Astronomy is not just about the night sky, but about the motions of all planets, including our own. These motions produce the noticeable changes in the length of day and night throughout the seasons. In this section, I will try to explain how the tilt in the Earth's axis produces the effect of seasons.

Why are the poles cooler than the equator?

The polar regions of earth are not cooler because they are farther away from the equator, and they are not cooler because they are farther from the sun. The poles are only about 3000 km farther from the sun than is the equator at noon. This is about 0.002% of the earth-sun distance -- hardly significant.
The polar regions are cooler for the same reason as the morning and evening are cooler. From the polar regions, the sun is low in the sky, so that the sunlight hits the earth at a low angle, as it does for us in the morning and evening. This low angle means that the sunlight is more spread out, and thus warms the surface less.

Why are there seasons?

The Earth's orbit is eliptical - so it is sometimes closer to the sun than at other times. There is a misconception that this causes the seasons. If that were the case, then the whole planet would experience summer at the same time, and winter at the same time. But when it is summer in the northern hemisphere, it is winter in the southern hemisphere. The Earth is actually closest to the sun (perihelion) during the northern hemisphere winter.

In fact, the reason for seasons is the tilt of the earth.

The earth's axis is tilted by about 23.5° from vertical. This tilt remains constant as the earth orbits around the sun. As a result, in part of the earth's orbit the northern hemisphere is tipped more towards the sun, and in part of the orbit it is tipped away from the sun. For the same reason as in the previous section, when the northern hemisphere is tilted away from the sun, the angle of sunlight is lower, and there is less surface heating. This makes it winter.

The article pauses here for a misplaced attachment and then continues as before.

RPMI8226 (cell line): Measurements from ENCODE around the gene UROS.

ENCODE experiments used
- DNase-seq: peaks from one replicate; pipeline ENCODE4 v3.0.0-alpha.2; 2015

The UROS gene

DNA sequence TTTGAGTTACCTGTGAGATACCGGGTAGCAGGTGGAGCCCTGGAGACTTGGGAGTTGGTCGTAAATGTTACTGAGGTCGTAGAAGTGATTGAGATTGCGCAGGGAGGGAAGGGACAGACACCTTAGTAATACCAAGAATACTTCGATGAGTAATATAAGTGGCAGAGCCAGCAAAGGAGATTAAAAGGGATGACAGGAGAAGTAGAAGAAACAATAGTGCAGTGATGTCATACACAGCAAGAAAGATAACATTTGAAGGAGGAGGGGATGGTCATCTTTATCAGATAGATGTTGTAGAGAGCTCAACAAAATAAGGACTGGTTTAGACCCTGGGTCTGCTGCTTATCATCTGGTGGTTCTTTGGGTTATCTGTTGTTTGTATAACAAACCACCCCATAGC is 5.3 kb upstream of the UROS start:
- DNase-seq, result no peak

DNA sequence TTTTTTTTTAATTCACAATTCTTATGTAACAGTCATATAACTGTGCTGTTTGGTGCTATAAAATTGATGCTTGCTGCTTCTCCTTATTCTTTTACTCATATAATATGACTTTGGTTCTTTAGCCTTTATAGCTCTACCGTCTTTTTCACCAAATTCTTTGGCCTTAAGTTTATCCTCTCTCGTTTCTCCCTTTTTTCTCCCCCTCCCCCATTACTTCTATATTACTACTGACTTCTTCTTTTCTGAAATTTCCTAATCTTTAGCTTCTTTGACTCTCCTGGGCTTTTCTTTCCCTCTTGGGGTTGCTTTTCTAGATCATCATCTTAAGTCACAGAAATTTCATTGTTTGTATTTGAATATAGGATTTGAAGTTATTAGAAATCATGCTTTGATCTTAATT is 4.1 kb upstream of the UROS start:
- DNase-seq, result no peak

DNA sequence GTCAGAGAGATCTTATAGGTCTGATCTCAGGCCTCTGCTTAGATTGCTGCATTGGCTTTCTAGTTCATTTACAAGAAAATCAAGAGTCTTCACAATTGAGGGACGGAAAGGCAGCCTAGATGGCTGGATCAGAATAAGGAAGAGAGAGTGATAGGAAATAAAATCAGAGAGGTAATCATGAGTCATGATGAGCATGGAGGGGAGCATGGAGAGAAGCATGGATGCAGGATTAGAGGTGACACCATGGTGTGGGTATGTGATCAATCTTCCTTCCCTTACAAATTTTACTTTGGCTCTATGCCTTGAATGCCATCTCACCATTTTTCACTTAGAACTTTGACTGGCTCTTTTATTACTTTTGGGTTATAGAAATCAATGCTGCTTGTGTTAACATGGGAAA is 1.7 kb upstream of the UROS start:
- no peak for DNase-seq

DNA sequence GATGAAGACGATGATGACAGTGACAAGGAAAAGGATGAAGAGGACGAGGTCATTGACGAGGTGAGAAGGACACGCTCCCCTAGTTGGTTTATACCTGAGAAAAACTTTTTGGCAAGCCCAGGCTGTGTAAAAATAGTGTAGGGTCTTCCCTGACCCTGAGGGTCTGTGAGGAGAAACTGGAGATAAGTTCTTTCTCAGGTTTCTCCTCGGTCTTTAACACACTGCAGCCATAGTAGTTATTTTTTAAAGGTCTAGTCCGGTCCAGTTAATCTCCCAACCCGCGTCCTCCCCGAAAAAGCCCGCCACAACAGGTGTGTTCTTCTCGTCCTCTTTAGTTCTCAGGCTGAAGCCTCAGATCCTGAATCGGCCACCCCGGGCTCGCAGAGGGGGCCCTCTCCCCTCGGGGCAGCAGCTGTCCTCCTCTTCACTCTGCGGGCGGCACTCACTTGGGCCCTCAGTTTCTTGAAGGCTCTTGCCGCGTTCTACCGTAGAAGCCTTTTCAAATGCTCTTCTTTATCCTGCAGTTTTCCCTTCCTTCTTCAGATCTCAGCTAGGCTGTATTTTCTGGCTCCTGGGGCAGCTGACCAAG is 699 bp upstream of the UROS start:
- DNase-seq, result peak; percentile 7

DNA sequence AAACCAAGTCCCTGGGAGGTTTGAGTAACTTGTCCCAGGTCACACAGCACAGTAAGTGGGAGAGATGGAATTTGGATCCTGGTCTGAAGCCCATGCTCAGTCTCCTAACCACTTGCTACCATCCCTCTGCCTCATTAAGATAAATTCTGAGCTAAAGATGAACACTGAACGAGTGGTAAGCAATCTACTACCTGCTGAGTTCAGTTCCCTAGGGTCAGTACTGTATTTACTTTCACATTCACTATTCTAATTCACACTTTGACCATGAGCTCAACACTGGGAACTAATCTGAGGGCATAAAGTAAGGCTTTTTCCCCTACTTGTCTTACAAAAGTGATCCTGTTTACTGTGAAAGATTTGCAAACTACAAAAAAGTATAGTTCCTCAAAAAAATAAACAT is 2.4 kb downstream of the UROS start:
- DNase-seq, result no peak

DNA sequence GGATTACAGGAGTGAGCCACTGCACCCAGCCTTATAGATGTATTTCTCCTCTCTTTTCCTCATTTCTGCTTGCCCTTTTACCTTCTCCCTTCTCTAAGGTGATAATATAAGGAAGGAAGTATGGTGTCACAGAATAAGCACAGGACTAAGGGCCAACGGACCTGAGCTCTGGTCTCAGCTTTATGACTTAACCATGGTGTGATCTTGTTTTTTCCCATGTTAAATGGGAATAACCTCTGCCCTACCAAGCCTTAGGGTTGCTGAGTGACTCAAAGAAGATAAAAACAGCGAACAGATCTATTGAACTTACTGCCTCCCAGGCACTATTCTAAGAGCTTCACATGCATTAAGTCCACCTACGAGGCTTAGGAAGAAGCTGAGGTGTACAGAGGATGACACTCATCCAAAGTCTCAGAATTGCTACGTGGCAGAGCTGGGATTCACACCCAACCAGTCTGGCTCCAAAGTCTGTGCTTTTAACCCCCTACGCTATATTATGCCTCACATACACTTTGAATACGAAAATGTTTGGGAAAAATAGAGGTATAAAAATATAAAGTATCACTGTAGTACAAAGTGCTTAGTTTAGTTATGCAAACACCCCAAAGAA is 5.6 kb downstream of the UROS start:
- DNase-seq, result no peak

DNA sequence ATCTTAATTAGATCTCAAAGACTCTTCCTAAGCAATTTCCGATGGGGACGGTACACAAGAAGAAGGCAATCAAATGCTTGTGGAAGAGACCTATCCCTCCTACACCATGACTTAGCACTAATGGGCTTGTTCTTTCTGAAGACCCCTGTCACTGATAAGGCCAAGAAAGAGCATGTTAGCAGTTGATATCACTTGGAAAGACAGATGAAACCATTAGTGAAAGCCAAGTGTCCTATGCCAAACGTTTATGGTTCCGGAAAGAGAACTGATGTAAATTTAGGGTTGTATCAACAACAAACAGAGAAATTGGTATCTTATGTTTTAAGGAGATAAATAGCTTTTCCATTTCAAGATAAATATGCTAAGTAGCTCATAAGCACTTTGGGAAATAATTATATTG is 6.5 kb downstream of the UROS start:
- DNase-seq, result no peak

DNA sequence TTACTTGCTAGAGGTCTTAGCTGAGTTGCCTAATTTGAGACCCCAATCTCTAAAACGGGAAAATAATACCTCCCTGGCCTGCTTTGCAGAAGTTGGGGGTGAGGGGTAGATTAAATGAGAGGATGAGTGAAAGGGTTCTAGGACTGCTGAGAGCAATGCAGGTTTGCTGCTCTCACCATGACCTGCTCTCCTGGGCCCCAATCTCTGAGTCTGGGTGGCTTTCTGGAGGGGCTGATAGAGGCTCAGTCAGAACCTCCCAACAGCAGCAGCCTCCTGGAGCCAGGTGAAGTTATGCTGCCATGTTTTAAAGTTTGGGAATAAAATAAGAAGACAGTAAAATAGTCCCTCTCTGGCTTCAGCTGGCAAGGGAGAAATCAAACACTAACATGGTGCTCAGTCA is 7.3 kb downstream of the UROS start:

seasons.PNG

 

The sun in the sky

The tilt of the earth means that the position of the sun in the sky changes with the seasons. The following table illustrates the change in the position of the sun at sunrise, sunset, and mid-day at various times of the year for a midnorthern location (44° North).
The date when the sun is lowest in the sky and furthest south at sunrise and sunset is called the Winter Solstice, and usually falls around Dec. 21st. This is also the shortest day of the year. The term "solstice" means stationary or stopped -- because the sun has stopped migrating south, and starts heading north again.
The summer solstices around June 21st is the longest day of the year (for the northern hemisphere), and the sun is as far north as it will get at sunrise and sunset.
March 21 and Sept. 21 are the equinoxes, when the sun is half way between the summer and winter solstices.

 

date

time of

 sunrise

direction of sunrise

maximum altitude

time of sunset

direction at sunset

1-Jan

7:51

E33° S

22

16:51

W 33° S

1-Feb

7:35

E24° S

28

17:28

W 24° S

1-Mar

6:53

E10° S

38

18:07

W 10° S

21-Mar

6:18

East

45

18:32

West

1-Apr

5:58

E 7° N

49

18:45

W 7° N

1-May

5:09

E 22° N

60

19:21

W 22° N

1-Jun

4:39

E 32° N

67

19:53

W 32° N

21-Jun

4:36

E 34° N

68.5

20:03

W 34° N

1-Jul

4:40

E 33° N

68

20:03

W 33° N

1-Aug

5:07

E 25° N

63

19:40

W 25° N

1-Sep

5:42

E 11° N

53

18:53

W 11° N

21-Sep

6:04

East

45

18:16

West

1-Oct

6:16

E 5° S

42

17:58

W 5° S

1-Nov

6:54

E 20° S

31

17:08

W 20° S

1-Dec

7:32

E 31° S

23

16:42

W 31° S

21-Dec

7:48

E 34° S

21.5

16:44

W 34° S

 

Ancient Astronomers


Through observation, ancient peoples learned to identify the location of sunrise and sunset, and the solstices and equinoxes were of particular importance. Structures and monuments were often built to align with sunrise or sunset on specific dates.
Stonehenge, for example, is built so that the rays at sunrise on the summer solstice shine between two stones, and directly onto the altar.
Some ancient burial mounds are built so that the central chamber is always dark, except for at sunrise on the solstice when the sun shines through a small window down a long passageway directly into the chamber.

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